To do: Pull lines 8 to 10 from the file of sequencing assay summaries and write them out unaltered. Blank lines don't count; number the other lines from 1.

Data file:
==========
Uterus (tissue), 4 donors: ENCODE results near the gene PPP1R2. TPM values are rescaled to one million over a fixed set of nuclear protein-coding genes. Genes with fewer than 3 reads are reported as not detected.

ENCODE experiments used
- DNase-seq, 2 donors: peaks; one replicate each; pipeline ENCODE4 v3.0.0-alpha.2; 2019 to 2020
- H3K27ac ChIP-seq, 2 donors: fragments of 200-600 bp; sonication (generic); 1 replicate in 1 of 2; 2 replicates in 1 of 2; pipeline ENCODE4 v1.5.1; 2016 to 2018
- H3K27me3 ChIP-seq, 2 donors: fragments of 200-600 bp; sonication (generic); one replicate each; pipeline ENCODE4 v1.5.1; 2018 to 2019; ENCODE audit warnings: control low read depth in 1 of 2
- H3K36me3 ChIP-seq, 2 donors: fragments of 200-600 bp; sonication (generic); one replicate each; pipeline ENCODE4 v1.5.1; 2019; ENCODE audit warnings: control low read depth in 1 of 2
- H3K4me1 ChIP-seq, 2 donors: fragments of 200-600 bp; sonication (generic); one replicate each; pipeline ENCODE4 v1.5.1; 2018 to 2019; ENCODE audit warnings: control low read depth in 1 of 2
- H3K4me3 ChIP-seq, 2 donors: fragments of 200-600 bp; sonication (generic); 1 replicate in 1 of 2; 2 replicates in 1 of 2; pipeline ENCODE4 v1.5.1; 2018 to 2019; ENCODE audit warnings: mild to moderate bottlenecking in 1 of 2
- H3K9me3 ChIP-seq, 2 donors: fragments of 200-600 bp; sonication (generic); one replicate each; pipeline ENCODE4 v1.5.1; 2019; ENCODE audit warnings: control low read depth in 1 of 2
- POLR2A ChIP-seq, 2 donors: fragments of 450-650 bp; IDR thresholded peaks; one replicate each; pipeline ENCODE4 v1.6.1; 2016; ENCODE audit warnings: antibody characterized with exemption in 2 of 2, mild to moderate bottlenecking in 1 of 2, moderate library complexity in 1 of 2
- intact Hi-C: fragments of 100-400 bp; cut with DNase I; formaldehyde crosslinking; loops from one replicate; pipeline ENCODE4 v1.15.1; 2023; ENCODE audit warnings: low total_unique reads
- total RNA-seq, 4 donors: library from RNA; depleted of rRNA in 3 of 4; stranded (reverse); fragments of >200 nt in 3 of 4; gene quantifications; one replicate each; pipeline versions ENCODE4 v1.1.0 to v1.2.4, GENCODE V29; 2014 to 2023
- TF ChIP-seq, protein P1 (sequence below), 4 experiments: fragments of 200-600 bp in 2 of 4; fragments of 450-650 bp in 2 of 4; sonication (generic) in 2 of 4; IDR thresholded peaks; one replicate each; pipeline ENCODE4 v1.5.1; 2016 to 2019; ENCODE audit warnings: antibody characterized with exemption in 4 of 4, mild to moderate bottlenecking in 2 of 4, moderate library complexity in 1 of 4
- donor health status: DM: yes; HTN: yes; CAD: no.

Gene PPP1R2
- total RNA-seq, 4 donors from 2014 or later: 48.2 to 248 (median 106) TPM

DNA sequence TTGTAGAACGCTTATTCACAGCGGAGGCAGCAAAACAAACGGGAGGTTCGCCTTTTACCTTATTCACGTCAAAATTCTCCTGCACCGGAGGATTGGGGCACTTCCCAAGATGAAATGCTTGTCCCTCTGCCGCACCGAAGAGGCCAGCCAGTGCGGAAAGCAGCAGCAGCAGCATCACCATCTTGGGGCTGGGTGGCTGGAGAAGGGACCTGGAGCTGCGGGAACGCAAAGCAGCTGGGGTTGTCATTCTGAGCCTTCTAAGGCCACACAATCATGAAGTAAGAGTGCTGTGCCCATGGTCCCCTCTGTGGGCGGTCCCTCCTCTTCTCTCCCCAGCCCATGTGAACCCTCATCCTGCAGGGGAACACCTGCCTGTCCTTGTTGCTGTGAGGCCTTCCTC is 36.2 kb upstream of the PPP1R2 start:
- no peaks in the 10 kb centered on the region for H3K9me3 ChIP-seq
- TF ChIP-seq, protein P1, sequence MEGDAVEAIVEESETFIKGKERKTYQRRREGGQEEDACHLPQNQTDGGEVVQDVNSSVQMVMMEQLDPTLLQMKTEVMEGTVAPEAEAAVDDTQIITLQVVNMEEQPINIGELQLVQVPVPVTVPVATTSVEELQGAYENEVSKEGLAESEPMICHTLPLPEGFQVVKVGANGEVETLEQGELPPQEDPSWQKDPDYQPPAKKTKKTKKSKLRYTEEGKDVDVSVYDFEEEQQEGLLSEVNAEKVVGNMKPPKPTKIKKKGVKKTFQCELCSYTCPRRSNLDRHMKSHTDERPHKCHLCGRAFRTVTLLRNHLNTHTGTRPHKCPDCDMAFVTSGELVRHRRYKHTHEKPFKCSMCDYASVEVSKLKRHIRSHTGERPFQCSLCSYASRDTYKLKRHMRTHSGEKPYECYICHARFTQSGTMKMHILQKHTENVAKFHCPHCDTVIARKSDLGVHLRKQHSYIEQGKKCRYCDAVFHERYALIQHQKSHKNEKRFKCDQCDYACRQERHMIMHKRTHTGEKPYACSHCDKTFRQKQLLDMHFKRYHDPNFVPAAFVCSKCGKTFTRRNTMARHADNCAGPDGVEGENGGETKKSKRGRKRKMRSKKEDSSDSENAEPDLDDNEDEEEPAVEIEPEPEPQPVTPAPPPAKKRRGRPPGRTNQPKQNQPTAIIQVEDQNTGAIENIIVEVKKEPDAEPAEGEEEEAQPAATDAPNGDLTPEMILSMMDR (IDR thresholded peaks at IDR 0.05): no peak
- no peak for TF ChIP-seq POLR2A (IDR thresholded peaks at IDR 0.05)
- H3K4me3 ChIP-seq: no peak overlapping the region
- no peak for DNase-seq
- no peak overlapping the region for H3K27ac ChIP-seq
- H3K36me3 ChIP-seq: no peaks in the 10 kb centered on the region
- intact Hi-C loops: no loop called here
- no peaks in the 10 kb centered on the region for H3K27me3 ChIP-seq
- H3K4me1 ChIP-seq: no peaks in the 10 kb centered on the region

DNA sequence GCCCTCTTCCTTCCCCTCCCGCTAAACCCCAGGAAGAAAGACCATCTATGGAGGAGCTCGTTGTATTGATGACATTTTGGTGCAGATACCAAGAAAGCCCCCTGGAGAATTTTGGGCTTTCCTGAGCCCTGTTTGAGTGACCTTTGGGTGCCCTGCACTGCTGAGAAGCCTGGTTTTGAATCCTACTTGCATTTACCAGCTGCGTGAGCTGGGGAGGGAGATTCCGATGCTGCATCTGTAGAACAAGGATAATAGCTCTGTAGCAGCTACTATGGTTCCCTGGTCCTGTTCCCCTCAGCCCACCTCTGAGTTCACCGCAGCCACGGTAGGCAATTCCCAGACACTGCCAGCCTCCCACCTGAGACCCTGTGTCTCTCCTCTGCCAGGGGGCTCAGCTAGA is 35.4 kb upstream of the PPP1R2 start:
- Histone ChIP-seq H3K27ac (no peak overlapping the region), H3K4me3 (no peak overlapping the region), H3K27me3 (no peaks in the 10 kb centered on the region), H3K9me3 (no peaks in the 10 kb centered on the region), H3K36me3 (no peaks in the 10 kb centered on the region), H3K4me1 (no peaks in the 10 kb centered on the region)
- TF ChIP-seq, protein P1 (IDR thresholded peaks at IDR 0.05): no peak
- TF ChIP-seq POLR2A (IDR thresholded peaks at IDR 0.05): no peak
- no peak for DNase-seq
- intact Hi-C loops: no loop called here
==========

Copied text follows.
- H3K4me3 ChIP-seq, 2 donors: fragments of 200-600 bp; sonication (generic); 1 replicate in 1 of 2; 2 replicates in 1 of 2; pipeline ENCODE4 v1.5.1; 2018 to 2019; ENCODE audit warnings: mild to moderate bottlenecking in 1 of 2
- H3K9me3 ChIP-seq, 2 donors: fragments of 200-600 bp; sonication (generic); one replicate each; pipeline ENCODE4 v1.5.1; 2019; ENCODE audit warnings: control low read depth in 1 of 2
- POLR2A ChIP-seq, 2 donors: fragments of 450-650 bp; IDR thresholded peaks; one replicate each; pipeline ENCODE4 v1.6.1; 2016; ENCODE audit warnings: antibody characterized with exemption in 2 of 2, mild to moderate bottlenecking in 1 of 2, moderate library complexity in 1 of 2